Competing events have coaches facing music

Education
From Stripes.com

Competing events have coaches facing music

by: Dave Ornauer | .
Stars and Stripes | .
published: April 24, 2015

CAMP ZAMA, Japan – While DODDS Pacific offers a variety of activities in various academic and arts disciplines, sometimes those events conflict with key sports events.

And that’s the case this week, when many league finals in various sports bump up against the Far East Music Festival.

That event concludes Friday at Osan and Humphreys in Korea – the same day that soccer finals are taking place in Japan and Korea, along with DODDS track and field finals at Humphreys and Robert D. Edgren in Japan.

But while coaches would prefer to have all their key performers available for tournament play, it’s tough for a coach to stand in the way of somebody desiring a career in music.

Mark Lange of Matthew C. Perry boys soccer, for example, traveled to Zama for this weekend’s DODDS Japan tournament without three members of his back line, including Jon Cadavos, who leads the Samurai with 11 assists.

“Music is important to them, and we are a very small school. It does affect us,” Lange said. “Really, it comes down to scheduling.”

“The kids are lucky to have so many opportunities, but I can see how it could have a negative effect on smaller schools (which) have trouble finding enough students to fill the slots of everything that is going on at once,” Nile C. Kinnick track coach Luke Voth said.

Much goes into the planning of Far East activities, and often times such as this week, they can’t be scheduled apart from league finals, DODDS Pacific activities director Missy Gingrich said in an e-mail.

They can’t be scheduled the same weeks as semester, Advanced Placement and other standardized tests, nor during accreditation visits. Some activities are held at local universities that can only support DODDS when their own students are out of school.

Other impacting factors are major Japanese, Korean and Chinese holidays, inclement weather and availability of on-base facilities and billeting, Gingrich said. “Students may have to choose which event is most purposeful for their own college and career ready goals,” she said.

Thus, coaches press on and make do without some key people. Troy Purdin of Humphreys is another example; he’s without one of his key soccer players, Takao Elliot. “He’s one of our main dudes,” he said.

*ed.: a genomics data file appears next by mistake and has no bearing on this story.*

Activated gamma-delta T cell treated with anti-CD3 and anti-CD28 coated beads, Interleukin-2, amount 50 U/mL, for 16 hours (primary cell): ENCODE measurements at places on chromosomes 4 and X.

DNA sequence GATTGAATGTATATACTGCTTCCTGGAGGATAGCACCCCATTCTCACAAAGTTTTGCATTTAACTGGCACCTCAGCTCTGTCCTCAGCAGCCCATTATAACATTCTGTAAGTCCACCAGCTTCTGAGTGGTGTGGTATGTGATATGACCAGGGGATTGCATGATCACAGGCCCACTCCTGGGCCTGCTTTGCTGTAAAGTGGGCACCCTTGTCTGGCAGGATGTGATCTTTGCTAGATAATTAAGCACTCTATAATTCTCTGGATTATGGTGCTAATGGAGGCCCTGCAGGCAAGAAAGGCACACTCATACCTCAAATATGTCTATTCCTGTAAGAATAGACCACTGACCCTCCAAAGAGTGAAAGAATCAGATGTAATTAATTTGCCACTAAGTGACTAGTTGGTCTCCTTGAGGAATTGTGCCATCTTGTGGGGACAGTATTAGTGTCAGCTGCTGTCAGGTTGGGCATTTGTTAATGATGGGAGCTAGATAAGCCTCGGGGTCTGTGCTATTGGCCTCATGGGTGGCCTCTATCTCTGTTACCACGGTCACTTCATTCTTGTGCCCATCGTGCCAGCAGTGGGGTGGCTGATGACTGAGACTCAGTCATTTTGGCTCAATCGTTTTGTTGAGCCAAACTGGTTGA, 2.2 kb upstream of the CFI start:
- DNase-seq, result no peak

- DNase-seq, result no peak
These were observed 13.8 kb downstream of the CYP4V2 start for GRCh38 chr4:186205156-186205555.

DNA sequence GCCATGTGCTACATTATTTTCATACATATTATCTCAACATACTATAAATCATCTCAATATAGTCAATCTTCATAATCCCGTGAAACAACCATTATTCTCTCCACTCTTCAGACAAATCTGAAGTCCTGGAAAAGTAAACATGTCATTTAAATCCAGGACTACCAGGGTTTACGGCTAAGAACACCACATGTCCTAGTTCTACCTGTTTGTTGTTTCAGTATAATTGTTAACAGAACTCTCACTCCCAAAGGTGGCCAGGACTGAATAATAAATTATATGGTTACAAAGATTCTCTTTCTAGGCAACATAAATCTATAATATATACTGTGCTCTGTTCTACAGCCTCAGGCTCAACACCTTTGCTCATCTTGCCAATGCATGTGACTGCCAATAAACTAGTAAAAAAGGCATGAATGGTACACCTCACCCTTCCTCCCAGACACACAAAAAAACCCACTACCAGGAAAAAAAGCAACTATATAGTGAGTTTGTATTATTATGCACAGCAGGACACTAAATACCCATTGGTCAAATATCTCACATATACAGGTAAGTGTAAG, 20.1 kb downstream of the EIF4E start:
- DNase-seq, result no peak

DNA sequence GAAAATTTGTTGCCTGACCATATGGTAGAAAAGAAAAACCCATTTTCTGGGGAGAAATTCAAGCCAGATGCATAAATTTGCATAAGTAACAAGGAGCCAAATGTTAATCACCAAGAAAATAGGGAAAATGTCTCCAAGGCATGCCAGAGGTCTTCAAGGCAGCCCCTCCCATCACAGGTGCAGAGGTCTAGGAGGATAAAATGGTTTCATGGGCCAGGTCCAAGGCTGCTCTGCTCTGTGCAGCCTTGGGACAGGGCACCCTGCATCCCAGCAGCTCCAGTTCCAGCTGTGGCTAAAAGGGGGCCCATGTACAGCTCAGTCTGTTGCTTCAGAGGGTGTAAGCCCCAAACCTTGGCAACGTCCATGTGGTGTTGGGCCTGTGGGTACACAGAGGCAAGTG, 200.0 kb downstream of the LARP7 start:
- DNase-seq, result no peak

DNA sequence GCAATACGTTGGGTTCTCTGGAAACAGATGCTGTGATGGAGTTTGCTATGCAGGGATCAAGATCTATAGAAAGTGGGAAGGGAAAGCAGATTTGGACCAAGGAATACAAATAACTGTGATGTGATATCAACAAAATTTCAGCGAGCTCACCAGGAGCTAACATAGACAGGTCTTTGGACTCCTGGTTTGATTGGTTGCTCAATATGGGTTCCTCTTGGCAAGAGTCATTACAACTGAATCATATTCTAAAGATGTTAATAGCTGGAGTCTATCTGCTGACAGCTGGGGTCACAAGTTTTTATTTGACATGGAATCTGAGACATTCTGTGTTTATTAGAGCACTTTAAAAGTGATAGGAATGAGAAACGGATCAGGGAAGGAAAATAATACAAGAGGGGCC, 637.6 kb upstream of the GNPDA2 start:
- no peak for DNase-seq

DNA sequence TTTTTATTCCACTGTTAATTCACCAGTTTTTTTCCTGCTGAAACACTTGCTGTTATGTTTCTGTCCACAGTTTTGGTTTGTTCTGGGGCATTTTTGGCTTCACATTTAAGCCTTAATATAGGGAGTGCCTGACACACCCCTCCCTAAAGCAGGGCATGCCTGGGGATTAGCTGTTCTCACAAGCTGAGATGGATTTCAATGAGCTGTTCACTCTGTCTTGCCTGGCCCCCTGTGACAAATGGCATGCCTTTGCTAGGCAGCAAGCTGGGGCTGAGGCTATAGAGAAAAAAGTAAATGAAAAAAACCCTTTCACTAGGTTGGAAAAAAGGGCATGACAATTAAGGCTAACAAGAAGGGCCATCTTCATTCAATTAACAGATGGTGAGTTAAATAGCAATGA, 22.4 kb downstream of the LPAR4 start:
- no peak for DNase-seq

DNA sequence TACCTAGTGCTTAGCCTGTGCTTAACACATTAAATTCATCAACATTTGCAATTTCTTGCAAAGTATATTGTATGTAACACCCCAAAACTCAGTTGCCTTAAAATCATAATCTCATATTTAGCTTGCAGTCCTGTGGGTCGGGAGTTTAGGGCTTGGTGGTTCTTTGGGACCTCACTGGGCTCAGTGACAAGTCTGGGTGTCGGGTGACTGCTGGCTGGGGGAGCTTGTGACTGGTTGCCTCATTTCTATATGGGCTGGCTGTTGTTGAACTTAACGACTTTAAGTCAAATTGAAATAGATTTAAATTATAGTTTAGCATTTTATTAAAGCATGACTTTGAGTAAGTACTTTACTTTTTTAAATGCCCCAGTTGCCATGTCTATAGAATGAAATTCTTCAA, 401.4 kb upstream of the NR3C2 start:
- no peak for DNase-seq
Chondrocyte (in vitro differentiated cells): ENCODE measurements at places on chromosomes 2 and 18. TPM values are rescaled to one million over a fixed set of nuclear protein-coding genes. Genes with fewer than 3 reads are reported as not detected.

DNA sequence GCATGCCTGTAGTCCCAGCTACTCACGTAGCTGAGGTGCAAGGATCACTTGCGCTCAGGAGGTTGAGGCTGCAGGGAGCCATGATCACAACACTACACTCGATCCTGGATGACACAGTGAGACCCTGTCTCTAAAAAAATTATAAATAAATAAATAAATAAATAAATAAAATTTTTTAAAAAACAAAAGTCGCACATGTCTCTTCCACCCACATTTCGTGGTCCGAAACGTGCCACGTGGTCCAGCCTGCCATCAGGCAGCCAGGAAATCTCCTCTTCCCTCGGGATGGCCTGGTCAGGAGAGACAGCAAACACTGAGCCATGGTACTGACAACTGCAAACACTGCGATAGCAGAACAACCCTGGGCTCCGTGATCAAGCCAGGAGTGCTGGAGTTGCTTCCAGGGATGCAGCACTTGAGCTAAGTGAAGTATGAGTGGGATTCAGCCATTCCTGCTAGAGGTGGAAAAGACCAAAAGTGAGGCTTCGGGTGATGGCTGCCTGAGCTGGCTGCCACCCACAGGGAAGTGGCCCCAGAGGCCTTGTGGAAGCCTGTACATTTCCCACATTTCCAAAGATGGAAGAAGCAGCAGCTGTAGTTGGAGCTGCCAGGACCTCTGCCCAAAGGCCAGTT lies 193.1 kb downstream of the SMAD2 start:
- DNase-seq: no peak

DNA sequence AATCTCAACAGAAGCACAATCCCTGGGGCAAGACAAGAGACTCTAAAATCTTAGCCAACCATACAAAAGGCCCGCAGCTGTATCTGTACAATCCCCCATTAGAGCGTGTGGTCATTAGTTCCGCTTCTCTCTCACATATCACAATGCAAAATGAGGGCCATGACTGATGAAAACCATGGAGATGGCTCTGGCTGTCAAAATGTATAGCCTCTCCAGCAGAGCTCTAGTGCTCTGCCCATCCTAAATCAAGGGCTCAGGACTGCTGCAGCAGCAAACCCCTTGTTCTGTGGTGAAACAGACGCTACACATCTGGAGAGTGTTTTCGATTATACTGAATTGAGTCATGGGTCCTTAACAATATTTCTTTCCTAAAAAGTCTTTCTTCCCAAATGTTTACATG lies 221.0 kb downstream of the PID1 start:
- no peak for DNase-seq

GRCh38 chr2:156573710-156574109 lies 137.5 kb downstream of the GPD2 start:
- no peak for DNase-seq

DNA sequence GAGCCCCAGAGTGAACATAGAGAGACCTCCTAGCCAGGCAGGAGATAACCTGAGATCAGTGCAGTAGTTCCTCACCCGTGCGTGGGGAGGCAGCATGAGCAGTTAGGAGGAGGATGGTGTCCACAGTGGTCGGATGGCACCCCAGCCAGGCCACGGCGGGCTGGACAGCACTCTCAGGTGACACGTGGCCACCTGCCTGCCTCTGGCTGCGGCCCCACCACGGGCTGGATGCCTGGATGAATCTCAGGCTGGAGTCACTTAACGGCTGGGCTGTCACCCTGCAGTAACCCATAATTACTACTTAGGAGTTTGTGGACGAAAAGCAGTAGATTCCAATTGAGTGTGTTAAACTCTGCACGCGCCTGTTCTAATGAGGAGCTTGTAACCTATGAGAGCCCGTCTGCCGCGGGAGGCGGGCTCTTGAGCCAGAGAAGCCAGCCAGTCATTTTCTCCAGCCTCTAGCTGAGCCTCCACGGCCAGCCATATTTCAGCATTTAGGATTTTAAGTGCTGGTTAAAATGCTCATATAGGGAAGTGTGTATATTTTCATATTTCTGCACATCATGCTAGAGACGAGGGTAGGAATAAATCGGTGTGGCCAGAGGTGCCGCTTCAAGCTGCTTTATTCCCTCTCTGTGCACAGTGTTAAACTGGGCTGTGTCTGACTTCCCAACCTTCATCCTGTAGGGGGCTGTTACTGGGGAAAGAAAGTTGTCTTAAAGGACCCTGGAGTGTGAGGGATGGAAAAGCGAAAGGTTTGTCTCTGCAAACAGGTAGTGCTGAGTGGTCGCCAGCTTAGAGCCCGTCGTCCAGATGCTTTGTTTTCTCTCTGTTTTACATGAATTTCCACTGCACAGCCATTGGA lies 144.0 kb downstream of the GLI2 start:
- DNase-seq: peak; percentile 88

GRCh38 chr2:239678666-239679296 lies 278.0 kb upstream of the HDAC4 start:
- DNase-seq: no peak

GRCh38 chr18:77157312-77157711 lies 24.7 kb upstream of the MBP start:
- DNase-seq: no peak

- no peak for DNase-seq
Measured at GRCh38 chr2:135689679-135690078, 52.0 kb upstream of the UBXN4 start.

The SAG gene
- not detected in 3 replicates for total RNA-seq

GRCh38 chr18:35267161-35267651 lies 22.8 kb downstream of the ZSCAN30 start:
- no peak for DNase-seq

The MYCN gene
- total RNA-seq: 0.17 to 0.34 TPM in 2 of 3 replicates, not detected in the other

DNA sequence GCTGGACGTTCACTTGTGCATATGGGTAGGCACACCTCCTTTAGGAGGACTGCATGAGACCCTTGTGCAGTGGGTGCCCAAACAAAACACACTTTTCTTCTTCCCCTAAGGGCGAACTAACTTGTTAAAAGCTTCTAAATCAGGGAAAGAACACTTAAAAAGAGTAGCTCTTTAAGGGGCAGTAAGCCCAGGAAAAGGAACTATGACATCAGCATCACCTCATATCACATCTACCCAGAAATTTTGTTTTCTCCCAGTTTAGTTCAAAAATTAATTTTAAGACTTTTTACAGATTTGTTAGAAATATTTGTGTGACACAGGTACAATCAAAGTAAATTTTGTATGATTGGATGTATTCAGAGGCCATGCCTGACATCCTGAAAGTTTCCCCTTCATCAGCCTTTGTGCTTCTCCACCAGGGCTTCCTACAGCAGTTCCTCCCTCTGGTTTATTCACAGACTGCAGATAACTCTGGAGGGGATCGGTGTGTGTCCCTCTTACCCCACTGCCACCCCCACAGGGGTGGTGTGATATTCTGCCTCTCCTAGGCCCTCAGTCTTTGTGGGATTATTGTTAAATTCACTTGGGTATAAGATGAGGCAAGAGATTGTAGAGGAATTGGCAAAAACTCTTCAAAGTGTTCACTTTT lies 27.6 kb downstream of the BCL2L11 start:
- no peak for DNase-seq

DODDS Japan soccer is already under way, boys at Zama, girls at Yokota, and the boys began with what Lange referred to as a “classico,” a pool-play draw with Kinnick, Perry’s biggest rival. “Always the same,” Lange said. “Different season, same thing.”

Korean-American Interscholastic Activities Conference Blue Division tournaments begin Friday, with Osan’s girls holding the top seed after capturing the first KAIAC regular-season title in the school’s 20-year history.

But while Seoul American’s boys swept the season series from Seoul Foreign, the Falcons enter their KAIAC Blue tournament as the No. 2 because the Crusaders earned more regular-season points, 30 to 26.

“It is what it is; the kids knew that going in,” Falcons coach Steve Boyd said, adding that for a team that lost seven starters and was thought to be rebuilding, the Falcons have grown much over the season. “We’ve done a good job, we have a lot of good chemistry,” he said.

The last weekend of long-haul DODDS Japan trips also included baseball and softball visits by Kinnick, Yokota and Zama to E.J. King, Edgren and Perry, respectively.

But it also means every long-haul bus owned by the district was put into action – and some schools had to share buses to travel to the DODDS Japan track finals, “therefore, we can’t bring all our athletes,” one coach said.

And because Edgren doesn’t have throwing pits, the shot put and discus have to be held separately at Yokota.

ornauer.dave@stripes.com

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